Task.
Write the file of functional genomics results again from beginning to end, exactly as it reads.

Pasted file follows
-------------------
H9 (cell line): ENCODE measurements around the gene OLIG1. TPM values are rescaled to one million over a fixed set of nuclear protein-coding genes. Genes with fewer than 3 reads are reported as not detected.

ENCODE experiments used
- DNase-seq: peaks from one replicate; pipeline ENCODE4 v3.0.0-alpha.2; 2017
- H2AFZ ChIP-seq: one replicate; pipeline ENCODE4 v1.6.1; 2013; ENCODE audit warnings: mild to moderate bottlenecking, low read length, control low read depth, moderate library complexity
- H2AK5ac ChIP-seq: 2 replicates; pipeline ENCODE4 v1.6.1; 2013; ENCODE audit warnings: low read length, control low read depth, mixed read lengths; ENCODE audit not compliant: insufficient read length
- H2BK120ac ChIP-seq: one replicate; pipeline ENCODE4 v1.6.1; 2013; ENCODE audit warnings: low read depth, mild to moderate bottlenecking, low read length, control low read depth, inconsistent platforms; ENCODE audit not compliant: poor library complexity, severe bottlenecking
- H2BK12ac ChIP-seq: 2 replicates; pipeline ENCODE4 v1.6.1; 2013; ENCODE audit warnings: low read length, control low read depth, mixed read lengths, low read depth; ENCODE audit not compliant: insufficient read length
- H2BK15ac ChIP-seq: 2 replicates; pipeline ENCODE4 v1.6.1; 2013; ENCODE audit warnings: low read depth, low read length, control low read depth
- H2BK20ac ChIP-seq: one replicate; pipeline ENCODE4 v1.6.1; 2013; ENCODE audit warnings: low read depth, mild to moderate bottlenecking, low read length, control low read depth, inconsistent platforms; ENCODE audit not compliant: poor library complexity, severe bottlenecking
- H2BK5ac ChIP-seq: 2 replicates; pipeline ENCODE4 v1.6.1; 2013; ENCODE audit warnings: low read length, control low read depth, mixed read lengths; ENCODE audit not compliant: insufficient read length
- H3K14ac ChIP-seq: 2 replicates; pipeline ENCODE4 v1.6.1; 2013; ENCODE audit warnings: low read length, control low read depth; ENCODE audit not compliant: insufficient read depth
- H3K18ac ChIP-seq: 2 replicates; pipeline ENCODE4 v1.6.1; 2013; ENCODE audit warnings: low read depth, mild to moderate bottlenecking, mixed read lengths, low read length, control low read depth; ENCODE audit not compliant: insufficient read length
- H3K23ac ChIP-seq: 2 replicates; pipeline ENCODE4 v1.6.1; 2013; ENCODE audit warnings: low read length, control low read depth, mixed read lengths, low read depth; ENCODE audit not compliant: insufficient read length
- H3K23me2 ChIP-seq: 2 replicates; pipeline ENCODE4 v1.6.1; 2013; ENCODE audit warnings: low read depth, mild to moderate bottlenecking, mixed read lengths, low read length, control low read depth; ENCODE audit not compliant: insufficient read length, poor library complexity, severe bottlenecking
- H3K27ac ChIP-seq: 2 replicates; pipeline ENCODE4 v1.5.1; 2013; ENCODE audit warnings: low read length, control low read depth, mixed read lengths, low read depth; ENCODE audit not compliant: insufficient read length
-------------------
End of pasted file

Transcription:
H9 (cell line): ENCODE measurements around the gene OLIG1. TPM values are rescaled to one million over a fixed set of nuclear protein-coding genes. Genes with fewer than 3 reads are reported as not detected.

ENCODE experiments used
- DNase-seq: peaks from one replicate; pipeline ENCODE4 v3.0.0-alpha.2; 2017
- H2AFZ ChIP-seq: one replicate; pipeline ENCODE4 v1.6.1; 2013; ENCODE audit warnings: mild to moderate bottlenecking, low read length, control low read depth, moderate library complexity
- H2AK5ac ChIP-seq: 2 replicates; pipeline ENCODE4 v1.6.1; 2013; ENCODE audit warnings: low read length, control low read depth, mixed read lengths; ENCODE audit not compliant: insufficient read length
- H2BK120ac ChIP-seq: one replicate; pipeline ENCODE4 v1.6.1; 2013; ENCODE audit warnings: low read depth, mild to moderate bottlenecking, low read length, control low read depth, inconsistent platforms; ENCODE audit not compliant: poor library complexity, severe bottlenecking
- H2BK12ac ChIP-seq: 2 replicates; pipeline ENCODE4 v1.6.1; 2013; ENCODE audit warnings: low read length, control low read depth, mixed read lengths, low read depth; ENCODE audit not compliant: insufficient read length
- H2BK15ac ChIP-seq: 2 replicates; pipeline ENCODE4 v1.6.1; 2013; ENCODE audit warnings: low read depth, low read length, control low read depth
- H2BK20ac ChIP-seq: one replicate; pipeline ENCODE4 v1.6.1; 2013; ENCODE audit warnings: low read depth, mild to moderate bottlenecking, low read length, control low read depth, inconsistent platforms; ENCODE audit not compliant: poor library complexity, severe bottlenecking
- H2BK5ac ChIP-seq: 2 replicates; pipeline ENCODE4 v1.6.1; 2013; ENCODE audit warnings: low read length, control low read depth, mixed read lengths; ENCODE audit not compliant: insufficient read length
- H3K14ac ChIP-seq: 2 replicates; pipeline ENCODE4 v1.6.1; 2013; ENCODE audit warnings: low read length, control low read depth; ENCODE audit not compliant: insufficient read depth
- H3K18ac ChIP-seq: 2 replicates; pipeline ENCODE4 v1.6.1; 2013; ENCODE audit warnings: low read depth, mild to moderate bottlenecking, mixed read lengths, low read length, control low read depth; ENCODE audit not compliant: insufficient read length
- H3K23ac ChIP-seq: 2 replicates; pipeline ENCODE4 v1.6.1; 2013; ENCODE audit warnings: low read length, control low read depth, mixed read lengths, low read depth; ENCODE audit not compliant: insufficient read length
- H3K23me2 ChIP-seq: 2 replicates; pipeline ENCODE4 v1.6.1; 2013; ENCODE audit warnings: low read depth, mild to moderate bottlenecking, mixed read lengths, low read length, control low read depth; ENCODE audit not compliant: insufficient read length, poor library complexity, severe bottlenecking
- H3K27ac ChIP-seq: 2 replicates; pipeline ENCODE4 v1.5.1; 2013; ENCODE audit warnings: low read length, control low read depth, mixed read lengths, low read depth; ENCODE audit not compliant: insufficient read length